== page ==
“There’s a huge entrepreneurial aspect to IT,” Knapp said. “It’s a great way to get into it.”

The state, using mostly federal funds, also can pay up to 90 percent of the wages of long-term unemployed workers hired by companies while they undergo job training, said Gary Clark, director of talent development services at the state Workforce Development Agency.

Doucette and Lucas say they’ve used some of the state’s services in trying to find employment, but said those services have not helped them overcome what they believe is rampant discrimination against older unemployed workers.


Lucas says she’s growing desperate to find a job as she has nearly exhausted her unemployment benefits. Last year, Michigan cut the benefit period from 26 weeks to 20 weeks. The maximum weekly benefit is $362.

“We’re living on my husband’s retirement. That’s it,” she said. “When my unemployment runs out, we’re in a world of trouble.”

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Fri, 03/15/2013 - 2:43pm
You edited this article to remove stronger references to age discrimination. Why? Ageism is a huge problem in our youth-oriented society. It is illegal, but employers still get away with it, and will continue to practice it unless attention is drawn to it. Doucette's comment about younger professionals not wanting to hire older employees because it would be like hiring their dad was spot on. We need to acknowledge the ageism issue, not cover it up.
Vic Doucette
Sun, 03/17/2013 - 2:21pm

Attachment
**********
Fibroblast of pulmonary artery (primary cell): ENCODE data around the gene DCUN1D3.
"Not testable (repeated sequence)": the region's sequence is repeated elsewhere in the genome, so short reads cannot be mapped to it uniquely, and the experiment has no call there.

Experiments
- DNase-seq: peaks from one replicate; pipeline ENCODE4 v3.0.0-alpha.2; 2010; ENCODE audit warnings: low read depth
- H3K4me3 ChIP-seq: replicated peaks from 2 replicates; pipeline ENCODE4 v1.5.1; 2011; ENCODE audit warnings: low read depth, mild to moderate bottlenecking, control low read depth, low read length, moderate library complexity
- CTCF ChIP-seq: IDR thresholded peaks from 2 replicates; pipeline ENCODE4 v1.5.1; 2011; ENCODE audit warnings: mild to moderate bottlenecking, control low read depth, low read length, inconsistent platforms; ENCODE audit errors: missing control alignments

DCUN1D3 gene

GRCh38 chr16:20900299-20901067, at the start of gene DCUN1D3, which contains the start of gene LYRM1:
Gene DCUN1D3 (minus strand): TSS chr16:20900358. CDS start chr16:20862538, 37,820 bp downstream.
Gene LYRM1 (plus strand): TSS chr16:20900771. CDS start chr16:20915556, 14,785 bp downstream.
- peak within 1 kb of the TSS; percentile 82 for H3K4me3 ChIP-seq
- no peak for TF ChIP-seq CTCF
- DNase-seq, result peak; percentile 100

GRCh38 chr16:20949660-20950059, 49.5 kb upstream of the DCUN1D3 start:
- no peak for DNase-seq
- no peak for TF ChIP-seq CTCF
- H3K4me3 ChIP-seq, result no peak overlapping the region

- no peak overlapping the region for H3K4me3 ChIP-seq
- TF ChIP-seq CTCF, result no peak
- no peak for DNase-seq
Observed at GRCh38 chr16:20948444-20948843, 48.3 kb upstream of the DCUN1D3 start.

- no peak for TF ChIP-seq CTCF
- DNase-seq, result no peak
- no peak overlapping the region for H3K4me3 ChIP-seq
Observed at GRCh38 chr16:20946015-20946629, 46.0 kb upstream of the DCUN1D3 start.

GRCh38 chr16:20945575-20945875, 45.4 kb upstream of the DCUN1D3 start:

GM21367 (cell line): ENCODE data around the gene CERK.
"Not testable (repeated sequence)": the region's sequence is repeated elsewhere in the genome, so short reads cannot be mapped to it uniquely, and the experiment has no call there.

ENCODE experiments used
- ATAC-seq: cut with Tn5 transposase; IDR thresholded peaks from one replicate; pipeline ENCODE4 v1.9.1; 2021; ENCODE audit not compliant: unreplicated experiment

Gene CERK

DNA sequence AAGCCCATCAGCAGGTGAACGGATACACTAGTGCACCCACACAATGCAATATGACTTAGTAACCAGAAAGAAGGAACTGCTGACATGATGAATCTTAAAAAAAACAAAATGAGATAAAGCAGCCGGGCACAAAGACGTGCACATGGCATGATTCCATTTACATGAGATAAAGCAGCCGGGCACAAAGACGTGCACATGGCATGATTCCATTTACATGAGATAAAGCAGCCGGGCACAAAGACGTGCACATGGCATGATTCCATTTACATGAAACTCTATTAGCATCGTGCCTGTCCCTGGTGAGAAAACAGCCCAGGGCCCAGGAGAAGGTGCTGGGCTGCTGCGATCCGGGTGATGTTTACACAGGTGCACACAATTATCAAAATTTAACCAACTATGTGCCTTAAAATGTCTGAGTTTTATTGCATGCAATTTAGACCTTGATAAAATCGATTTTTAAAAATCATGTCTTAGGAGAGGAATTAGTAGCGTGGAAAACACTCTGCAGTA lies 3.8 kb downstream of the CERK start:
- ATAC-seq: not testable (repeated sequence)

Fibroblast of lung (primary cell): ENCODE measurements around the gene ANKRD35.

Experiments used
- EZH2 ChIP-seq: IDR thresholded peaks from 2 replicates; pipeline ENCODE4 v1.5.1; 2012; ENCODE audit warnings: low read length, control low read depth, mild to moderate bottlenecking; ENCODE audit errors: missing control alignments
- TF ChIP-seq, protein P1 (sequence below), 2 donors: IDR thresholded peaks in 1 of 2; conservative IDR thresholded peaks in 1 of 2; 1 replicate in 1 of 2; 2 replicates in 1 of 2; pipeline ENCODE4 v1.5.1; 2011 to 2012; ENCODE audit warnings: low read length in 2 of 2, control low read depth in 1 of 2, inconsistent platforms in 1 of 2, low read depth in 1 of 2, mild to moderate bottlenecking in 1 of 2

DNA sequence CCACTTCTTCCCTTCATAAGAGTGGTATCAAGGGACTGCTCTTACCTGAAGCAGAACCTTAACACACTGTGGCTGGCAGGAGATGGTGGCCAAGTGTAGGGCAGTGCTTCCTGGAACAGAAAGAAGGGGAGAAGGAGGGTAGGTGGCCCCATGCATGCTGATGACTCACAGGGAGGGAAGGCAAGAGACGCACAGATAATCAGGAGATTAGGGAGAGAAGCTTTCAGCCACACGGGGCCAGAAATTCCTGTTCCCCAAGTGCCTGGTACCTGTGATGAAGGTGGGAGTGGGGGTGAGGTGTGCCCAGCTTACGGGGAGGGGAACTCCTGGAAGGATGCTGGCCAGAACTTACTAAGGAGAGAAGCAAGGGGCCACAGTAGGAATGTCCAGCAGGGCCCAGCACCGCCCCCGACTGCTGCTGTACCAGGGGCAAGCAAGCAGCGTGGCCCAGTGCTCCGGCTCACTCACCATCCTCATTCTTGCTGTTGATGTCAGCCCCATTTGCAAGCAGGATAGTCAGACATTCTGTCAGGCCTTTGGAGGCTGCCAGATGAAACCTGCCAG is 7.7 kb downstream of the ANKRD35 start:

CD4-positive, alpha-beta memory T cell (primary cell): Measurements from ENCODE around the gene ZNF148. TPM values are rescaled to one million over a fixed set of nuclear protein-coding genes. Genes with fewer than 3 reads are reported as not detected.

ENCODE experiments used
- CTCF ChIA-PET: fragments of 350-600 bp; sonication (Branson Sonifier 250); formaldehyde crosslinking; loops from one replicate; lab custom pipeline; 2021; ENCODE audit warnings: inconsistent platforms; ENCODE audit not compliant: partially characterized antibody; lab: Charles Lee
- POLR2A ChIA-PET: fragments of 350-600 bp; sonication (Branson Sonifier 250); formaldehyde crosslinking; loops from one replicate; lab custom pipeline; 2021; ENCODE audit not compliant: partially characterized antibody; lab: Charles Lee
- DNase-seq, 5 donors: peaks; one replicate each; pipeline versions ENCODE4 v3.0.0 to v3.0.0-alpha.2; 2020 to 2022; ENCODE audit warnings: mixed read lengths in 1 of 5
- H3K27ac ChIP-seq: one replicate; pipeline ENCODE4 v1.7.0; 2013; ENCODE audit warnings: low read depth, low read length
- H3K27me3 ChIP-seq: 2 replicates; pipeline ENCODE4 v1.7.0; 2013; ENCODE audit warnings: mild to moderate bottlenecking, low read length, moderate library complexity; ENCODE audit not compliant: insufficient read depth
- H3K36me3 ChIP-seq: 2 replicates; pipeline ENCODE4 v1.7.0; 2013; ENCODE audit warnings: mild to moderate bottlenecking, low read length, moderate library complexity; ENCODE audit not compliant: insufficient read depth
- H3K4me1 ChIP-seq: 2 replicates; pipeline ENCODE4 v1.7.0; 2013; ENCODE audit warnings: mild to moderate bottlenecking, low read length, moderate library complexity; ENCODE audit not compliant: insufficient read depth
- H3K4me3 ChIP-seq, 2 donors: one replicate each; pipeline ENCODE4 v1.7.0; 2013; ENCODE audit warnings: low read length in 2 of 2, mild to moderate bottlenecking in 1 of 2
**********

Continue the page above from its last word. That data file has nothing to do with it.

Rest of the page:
I am one of the people written about in the piece and am mentioned in Cherie W. Rolfe's comment. This is my take on the story. Rick Hagland approached me via Facebook for permission to interview me for this story; I gave my permission. We spoke for about an hour and I told him many, many stories. I saw this story when it was first published and noted a couple of minor errors toward the top of the story. I alerted Rick to them. Knowing of my 14 years as a newspaper copy editor, he suggested that I write the corrected version of what was published. I did so and sent it to Rick. The incorrect material was struck and my corrections were added to the piece. When I went to look at the revised piece, I noticed that, as you mentioned, my quotes and references to age discrimination were removed from the piece. I do not know why this was done, but I don't blame Rick Haglund for it. It was likely done by somebody in the editing chain and not by Rick himself. Here's a story I told Rick during the interview. It was not specifically mentioned in the piece, but does bring up the age discrimination issue quite well. I applied for a copy editing position at an advertising agency in the Detroit area several years ago. I sent a resume and passed the phone interview, so i was invited down to the agency for a meeting. While there, I was given a fiendishly difficult editing test, with copy far worse than anything you'd ever see in a professional setting. I was given a fairly short time to correct the material; I suspect this was an effort to test my mettle as an editor. I completed the test within the allotted time and handed it back to the woman who interviewed me. She ran the department and would supervise the new hire. She looked the test over and told me that I had gotten a perfect score, finding every mistake and correcting them appropriately. She hired someone else. Why did she do this? I don't know, but the decision couldn't have been based on editing ability. She might have had other candidates who also got a perfect score, but nobody could have done better than perfect. Something else made her decide not to hire me. Did I mention that she was 20-25 years younger than I was? I figure that she either didn't want to supervise somebody old enough to be her father, or she thought that I would threaten her job security and show her up. I'm only guessing, but it smells like age discrimination to me. There have been a few other instances where I was interviewed by folks much younger than I am and didn't get hired. Again, I'm only guessing, but it's really tough to get hired when you're 56.